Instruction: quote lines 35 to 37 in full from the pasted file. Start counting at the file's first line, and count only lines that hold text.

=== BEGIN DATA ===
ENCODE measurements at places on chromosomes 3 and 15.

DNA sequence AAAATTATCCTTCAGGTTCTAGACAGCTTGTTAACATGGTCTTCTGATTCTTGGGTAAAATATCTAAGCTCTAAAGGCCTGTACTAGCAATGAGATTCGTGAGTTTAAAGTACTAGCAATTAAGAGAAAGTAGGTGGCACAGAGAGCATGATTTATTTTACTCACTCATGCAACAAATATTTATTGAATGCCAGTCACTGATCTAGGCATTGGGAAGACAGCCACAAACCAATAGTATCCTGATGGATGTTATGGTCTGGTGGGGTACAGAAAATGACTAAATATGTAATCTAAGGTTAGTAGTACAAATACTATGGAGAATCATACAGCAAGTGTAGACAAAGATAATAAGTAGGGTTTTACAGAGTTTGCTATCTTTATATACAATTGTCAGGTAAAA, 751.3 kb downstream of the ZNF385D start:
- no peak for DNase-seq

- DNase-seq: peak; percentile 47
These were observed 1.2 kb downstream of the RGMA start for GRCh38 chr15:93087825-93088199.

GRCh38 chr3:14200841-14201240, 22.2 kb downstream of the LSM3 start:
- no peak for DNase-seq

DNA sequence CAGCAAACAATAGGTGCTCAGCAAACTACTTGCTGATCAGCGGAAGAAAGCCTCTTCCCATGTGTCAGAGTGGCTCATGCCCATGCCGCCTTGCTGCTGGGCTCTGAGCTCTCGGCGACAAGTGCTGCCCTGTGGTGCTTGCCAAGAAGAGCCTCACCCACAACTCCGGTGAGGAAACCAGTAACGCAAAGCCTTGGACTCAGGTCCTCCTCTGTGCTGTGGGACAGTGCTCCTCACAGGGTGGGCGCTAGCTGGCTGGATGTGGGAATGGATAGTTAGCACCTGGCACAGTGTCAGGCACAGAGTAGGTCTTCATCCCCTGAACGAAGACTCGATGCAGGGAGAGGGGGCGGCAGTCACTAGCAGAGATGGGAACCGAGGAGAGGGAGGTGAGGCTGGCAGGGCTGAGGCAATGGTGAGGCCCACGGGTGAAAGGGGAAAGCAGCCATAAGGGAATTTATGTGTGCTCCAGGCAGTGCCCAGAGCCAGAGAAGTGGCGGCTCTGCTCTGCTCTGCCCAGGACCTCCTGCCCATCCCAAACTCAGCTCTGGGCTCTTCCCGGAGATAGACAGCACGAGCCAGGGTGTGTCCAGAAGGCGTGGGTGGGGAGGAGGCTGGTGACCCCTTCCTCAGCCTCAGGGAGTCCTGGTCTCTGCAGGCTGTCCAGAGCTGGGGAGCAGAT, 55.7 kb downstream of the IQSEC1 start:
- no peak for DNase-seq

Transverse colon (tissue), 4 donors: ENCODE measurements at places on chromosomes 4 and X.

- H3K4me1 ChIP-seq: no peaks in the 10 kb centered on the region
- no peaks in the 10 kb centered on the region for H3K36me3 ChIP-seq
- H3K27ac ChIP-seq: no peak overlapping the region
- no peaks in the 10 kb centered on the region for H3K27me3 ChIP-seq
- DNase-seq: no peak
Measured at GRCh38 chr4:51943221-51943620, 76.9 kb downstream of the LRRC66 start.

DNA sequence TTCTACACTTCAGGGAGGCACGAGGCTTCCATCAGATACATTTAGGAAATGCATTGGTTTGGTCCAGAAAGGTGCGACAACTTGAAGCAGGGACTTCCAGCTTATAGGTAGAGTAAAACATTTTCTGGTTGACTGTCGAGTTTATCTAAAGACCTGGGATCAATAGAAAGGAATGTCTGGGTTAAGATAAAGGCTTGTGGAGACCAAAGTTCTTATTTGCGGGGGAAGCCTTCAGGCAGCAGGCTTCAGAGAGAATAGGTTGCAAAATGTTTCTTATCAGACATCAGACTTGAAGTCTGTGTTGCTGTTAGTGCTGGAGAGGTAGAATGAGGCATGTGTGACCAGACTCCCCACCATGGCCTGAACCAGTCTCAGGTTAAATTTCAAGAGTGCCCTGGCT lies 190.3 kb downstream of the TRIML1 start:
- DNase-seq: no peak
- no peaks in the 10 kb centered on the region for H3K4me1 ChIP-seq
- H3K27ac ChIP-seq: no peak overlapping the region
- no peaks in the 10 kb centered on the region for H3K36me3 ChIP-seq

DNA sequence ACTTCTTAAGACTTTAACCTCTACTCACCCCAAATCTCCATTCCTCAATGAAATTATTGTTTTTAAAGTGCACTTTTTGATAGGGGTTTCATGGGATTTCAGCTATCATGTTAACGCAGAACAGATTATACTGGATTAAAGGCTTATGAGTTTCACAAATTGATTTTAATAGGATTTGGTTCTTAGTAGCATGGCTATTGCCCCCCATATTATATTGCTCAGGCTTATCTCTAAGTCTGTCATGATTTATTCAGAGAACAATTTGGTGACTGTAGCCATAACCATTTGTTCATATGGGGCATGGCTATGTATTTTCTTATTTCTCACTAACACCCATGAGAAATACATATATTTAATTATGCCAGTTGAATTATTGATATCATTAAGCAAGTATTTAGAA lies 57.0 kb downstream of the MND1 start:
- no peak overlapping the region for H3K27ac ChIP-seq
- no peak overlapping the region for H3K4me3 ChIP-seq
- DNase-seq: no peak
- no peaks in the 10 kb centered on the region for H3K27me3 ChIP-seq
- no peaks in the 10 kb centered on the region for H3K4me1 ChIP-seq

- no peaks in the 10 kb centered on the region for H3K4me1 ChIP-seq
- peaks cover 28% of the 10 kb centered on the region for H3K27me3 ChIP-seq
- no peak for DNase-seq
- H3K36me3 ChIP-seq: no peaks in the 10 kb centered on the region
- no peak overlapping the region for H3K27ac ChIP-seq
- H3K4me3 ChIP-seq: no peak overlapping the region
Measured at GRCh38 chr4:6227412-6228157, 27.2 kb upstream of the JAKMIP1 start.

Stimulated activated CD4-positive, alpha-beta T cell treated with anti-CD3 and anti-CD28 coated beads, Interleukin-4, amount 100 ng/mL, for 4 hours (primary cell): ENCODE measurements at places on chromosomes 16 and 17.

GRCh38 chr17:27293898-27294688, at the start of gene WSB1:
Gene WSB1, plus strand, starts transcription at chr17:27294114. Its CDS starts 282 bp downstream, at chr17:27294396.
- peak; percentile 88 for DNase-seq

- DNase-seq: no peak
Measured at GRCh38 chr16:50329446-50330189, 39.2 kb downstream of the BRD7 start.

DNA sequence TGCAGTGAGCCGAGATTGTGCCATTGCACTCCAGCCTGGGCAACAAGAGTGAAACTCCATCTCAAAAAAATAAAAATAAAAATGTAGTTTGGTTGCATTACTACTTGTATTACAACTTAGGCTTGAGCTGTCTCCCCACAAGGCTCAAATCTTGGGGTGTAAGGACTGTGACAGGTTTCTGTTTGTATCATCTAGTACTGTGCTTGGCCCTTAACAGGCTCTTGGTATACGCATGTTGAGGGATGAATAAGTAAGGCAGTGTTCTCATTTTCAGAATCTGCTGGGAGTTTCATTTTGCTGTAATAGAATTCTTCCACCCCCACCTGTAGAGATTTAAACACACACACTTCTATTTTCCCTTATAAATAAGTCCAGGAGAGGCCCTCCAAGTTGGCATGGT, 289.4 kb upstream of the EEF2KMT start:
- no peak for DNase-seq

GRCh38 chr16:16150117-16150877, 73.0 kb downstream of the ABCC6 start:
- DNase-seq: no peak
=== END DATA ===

Stimulated activated CD4-positive, alpha-beta T cell treated with anti-CD3 and anti-CD28 coated beads, Interleukin-4, amount 100 ng/mL, for 4 hours (primary cell): ENCODE measurements at places on chromosomes 16 and 17.

GRCh38 chr17:27293898-27294688, at the start of gene WSB1:
Gene WSB1, plus strand, starts transcription at chr17:27294114. Its CDS starts 282 bp downstream, at chr17:27294396.